My first post only hints on how "executor" works. Here is some more information:
concurrent.futures.ProcessPoolExecutor uses several queues to keep track of the pending work. There's one (potentially long) queue.Queue instance that holds the work items that have been submitted. And there are two (short) queues from multiprocessing that are shared among the master process and the worker processes: one for dispatching work, and one for receiving results. These queues are managed by a routine that runs in a separate thread of the master process. Because of the separate manager thread the Futures from concurrent.futures need to be thread-safe.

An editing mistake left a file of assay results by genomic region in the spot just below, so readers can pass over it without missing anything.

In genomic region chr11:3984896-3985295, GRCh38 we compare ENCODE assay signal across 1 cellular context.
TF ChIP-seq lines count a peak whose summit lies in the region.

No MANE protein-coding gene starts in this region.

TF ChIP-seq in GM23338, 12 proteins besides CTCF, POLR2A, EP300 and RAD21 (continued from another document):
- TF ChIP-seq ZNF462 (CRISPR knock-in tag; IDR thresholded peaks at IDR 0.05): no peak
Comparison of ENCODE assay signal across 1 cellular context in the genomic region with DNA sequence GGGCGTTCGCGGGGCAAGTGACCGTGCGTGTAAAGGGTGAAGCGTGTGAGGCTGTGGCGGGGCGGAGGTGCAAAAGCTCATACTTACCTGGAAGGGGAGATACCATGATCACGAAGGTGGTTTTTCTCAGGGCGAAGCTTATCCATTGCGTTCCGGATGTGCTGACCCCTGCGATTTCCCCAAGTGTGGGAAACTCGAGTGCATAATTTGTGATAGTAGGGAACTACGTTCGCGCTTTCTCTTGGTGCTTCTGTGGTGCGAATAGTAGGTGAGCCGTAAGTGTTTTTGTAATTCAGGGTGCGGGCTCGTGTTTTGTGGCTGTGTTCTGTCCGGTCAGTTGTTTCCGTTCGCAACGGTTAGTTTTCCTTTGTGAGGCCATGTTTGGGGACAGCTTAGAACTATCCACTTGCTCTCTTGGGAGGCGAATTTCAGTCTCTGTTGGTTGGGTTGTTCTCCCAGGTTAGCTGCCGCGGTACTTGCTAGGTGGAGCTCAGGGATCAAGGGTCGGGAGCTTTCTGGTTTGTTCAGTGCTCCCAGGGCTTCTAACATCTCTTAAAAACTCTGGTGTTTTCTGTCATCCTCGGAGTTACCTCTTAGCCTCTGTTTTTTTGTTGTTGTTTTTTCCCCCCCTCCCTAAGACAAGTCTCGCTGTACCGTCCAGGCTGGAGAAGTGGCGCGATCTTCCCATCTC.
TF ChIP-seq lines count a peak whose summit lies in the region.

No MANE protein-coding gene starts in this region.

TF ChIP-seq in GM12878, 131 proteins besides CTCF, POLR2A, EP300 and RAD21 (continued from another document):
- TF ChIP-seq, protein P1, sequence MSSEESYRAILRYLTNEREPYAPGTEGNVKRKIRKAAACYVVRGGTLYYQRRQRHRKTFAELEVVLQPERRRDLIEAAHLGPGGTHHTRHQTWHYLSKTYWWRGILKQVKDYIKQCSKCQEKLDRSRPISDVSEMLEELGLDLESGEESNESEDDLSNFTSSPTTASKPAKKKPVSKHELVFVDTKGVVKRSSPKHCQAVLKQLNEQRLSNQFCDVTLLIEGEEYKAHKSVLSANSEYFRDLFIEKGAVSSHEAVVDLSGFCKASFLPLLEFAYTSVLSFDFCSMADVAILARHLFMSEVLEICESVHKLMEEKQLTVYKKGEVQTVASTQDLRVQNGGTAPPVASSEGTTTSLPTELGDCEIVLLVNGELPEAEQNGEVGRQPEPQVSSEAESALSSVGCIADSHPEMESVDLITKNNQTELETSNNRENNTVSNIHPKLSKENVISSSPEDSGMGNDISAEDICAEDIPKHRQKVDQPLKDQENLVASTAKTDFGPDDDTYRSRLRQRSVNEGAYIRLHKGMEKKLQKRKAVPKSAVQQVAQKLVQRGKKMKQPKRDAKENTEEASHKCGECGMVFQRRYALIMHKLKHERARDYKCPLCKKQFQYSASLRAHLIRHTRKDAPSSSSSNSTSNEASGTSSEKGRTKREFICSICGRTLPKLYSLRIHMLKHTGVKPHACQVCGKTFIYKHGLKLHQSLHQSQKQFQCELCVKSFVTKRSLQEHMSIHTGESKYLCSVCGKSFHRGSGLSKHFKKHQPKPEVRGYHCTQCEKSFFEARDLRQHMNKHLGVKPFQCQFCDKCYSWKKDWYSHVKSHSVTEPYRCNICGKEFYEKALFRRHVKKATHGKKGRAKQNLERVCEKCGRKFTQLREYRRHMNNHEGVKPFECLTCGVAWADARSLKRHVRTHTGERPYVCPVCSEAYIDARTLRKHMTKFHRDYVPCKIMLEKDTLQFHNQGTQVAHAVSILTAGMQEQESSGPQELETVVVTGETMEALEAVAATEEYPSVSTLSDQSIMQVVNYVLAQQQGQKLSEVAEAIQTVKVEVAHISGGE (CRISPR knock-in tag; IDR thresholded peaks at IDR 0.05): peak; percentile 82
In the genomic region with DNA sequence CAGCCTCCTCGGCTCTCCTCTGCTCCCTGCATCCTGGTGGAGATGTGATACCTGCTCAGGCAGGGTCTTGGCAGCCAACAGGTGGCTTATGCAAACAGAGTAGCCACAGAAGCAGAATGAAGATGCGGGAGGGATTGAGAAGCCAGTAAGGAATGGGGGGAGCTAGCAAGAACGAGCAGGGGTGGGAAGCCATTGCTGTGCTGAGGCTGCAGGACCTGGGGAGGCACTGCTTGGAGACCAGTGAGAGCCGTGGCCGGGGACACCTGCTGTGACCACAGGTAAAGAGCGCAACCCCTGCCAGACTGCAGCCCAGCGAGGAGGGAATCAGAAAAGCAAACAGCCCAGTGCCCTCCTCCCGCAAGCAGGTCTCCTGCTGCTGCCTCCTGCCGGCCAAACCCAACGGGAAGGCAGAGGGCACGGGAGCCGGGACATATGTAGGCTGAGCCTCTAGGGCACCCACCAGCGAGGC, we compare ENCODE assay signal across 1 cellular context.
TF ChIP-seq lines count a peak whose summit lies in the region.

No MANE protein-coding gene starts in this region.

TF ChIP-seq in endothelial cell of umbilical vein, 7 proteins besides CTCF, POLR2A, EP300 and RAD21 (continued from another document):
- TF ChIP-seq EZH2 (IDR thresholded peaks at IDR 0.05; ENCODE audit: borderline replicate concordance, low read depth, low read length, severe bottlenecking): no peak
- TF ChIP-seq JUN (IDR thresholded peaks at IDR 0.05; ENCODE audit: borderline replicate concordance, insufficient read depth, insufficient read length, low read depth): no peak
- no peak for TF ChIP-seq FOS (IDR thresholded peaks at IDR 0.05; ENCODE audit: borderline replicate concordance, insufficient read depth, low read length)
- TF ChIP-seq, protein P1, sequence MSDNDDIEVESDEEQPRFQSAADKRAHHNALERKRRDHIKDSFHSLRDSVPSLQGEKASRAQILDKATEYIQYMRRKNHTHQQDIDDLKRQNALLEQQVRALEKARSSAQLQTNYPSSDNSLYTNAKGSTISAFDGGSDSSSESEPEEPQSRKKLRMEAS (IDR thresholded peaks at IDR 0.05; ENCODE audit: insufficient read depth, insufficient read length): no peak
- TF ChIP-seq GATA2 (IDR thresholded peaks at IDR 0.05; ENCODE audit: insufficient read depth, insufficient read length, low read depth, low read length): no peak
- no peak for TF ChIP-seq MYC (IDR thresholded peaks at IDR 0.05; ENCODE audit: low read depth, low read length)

The "executor" package began as a copy of concurrent.features. Subsequently, I replaced bits by equivalents from asyncio as far as possible. This necessitated also some changes to how it works, but the interface remained mostly unchanged. The specific changes are most clearly visible by diffing against process.py from concurrent.futures.
The resulting package is free of locks and threads, except as used internally by the multiprocessing.Queue instances.